Like hordes of other book consumers, I recently devoured Harper Lee’s Go Set a Watchman. And I feel a bit grubby about it. It didn’t exactly give me a pain in the gut… or the heart… it was my conscience that ached.
With all the controversy about whether Lee was duped into agreeing to publish her manuscript by a greedy relative and/or lawyer and/or agent and/or publisher, the morally sound course of action would’ve been to refuse to pay for the novel. But I desperately wanted to read it. And I’m way too impatient to hang around until our ill-equipped local library found the time to purchase and process it. Besides, by the time the book landed on July 14th the library reservations list was already heavy with equally-curious readers. Mine would have been a long wait. So I visited the local bookshop and bought a copy.
The winter weather gods have been particularly wintery this year. They seem to be taking special delight in dealing out Saturdays that are snap-frozen followed by mostly sodden Sundays. Perfect reading weather. An anticipated book always deserves an extended first sitting.
And a pot of tea.
Before I started, I knew that Atticus is revealed to be racist. Or rather that the Atticus of this manuscript is racist. Because this is not a sequel, even though it has been published after Mockingbird, and despite the fact that the narrator—then Scout now Jean Louise—has grown to adulthood. So Atticus isn’t a person who’s changed his mind. If we are to believe that this is the first rejected version of life in Maycomb, Alabama, then this is not a changed Atticus, but a different Atticus – a completely different character in a different time (as is the confusing Calpurnia). This is a different plot in a different manuscript. A weaker manuscript. I knew that, yet as I read, my love for the Mockingbird Atticus Finch still had me hoping there’d be a plausible reason for him to be closed-minded. (There isn’t.)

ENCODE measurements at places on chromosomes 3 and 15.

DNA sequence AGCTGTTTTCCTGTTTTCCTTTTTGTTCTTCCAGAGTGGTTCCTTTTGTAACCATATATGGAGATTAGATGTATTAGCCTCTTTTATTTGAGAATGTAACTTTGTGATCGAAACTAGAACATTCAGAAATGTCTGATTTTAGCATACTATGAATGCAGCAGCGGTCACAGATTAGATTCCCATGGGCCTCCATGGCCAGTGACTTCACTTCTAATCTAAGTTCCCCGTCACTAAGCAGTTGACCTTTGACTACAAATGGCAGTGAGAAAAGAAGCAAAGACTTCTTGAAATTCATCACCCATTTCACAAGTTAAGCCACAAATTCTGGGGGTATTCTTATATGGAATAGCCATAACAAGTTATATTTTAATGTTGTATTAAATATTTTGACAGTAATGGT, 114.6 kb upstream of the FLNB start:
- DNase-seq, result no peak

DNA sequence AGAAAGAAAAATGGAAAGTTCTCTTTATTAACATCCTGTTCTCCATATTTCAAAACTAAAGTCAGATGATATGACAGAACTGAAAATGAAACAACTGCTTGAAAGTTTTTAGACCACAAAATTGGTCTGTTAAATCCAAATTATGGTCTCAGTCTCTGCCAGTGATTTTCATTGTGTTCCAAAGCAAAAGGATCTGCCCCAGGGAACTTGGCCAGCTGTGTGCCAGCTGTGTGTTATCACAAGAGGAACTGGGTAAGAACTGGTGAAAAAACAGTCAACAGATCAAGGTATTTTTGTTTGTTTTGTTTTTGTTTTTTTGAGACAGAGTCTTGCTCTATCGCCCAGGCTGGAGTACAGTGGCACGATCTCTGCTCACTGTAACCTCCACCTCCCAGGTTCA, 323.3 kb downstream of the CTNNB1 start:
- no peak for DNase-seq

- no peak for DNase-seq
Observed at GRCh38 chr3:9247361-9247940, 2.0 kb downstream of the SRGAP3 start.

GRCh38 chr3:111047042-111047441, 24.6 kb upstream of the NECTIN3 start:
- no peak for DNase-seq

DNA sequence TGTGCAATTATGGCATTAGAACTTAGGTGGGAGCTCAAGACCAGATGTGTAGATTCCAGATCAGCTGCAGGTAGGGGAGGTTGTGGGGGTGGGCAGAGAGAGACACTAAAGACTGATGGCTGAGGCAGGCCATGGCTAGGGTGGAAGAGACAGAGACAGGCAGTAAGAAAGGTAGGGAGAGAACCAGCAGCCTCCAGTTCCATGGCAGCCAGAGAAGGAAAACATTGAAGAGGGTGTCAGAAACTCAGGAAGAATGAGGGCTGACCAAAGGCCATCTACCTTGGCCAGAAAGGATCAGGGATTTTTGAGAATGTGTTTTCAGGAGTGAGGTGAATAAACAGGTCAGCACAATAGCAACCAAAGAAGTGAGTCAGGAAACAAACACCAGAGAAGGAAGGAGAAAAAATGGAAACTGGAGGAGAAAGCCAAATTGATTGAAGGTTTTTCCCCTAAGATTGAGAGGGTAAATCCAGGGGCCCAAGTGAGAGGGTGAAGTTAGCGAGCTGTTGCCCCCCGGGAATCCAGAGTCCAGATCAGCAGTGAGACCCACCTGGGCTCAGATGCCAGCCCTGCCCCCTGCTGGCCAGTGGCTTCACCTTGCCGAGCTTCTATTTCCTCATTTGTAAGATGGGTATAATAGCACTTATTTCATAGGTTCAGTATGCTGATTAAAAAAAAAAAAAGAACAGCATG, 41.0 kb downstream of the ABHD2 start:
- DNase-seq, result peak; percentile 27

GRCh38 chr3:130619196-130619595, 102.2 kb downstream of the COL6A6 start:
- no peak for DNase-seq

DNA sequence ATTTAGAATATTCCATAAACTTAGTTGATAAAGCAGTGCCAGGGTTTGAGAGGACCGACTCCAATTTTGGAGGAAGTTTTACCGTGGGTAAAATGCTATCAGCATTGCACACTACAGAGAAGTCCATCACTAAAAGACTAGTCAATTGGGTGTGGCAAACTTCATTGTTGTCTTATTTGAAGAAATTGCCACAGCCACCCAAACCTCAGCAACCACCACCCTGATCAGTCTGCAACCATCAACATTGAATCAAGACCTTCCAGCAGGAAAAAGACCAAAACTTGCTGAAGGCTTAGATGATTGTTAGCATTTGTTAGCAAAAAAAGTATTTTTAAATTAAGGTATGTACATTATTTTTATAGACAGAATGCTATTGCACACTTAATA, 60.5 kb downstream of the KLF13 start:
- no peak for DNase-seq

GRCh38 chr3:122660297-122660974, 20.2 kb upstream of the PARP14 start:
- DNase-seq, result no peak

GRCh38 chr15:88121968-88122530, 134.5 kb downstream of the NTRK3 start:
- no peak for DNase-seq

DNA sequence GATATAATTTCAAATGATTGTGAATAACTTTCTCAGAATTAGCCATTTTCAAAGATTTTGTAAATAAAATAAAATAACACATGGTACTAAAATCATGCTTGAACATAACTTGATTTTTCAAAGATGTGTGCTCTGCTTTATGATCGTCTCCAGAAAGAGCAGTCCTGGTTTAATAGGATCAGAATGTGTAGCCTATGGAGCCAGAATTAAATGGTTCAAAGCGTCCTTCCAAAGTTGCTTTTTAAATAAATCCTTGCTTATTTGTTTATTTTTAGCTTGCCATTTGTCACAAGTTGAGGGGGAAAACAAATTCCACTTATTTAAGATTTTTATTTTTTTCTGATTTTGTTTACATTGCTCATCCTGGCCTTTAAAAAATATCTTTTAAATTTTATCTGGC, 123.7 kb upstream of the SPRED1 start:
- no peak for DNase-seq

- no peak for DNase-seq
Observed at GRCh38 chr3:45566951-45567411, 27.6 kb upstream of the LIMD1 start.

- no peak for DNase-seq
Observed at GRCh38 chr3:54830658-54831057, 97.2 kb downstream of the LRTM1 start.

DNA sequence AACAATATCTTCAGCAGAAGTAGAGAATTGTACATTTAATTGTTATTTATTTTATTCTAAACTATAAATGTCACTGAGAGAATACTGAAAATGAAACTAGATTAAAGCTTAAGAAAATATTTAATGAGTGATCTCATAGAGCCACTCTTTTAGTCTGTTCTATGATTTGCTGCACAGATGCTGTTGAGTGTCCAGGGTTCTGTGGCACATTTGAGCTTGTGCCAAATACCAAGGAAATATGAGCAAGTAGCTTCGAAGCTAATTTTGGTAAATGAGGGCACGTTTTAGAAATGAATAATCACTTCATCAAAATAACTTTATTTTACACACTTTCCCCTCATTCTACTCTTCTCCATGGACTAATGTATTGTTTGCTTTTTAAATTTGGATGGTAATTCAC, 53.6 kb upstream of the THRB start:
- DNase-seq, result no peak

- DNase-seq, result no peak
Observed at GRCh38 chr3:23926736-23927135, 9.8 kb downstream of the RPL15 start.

So what did I think of Go Set a Watchman? I thought it was patchy and largely unconvincing. There were certainly chunks of engaging writing… bits here and there… not pages and pages. I thought much of the dialogue was more like diatribe, and found some of the characters to be so sketchy that their motivation was unclear… or absent. Quite honestly, I didn’t care what happened to any of them. I was not absorbed into their world.
At several points, I found myself wondering whether what I’d just read would make sense if I wasn’t already familiar with the events and characters of Mockingbird. And towards the end… well… it all became so awful that I struggled to believe Harper Lee wrote that bit at all. The conspiracy theory that other writers cobbled together what Harper Lee had left incomplete—or had abandoned — is more credible than some of the conversations and actions of the characters.
So did I enjoy the book?
Yeah, sort of. Nobody was forcing me to finish it, I did so of my own accord.
Would I recommend it?
Only for the curiosity factor… or as a comparative study with Mockingbird to teach editing.
Should I have waited in line to borrow it?
Yes. I should have listened to the watchman.
The blurb trumpets that this is ‘ a landmark new novel’ that ‘imparts a fuller, richer understanding and appreciation of Harper Lee’. That Go Set a Watchman serves as an ‘essential companion, adding depth, context and new meaning to a classic’.
This is not a ‘new novel’. It’s a flawed manuscript. And as it creates very little sense of either time or place, it fails to add any ‘depth’, ‘context’ or ‘meaning’ to Mockingbird. Zilch. Nada. Mockingbird doesn’t need any of that anyway.
Those responsible for publishing this work clearly did not heed the Biblical inspiration for the title:
For thus hath the Lord said unto me, Go, set a watchman, let him declare what he seeth. (Isaiah 21:6)
Me-thinks all they saw-eth was dollar signs.
This feels like a well-orchestrated cash-grab… and I fell for it.
What about you? Have you read it? Do you intend to?
Do you think I’m being harsh?
Are you going to take a stand and not read it?
I’d love to know.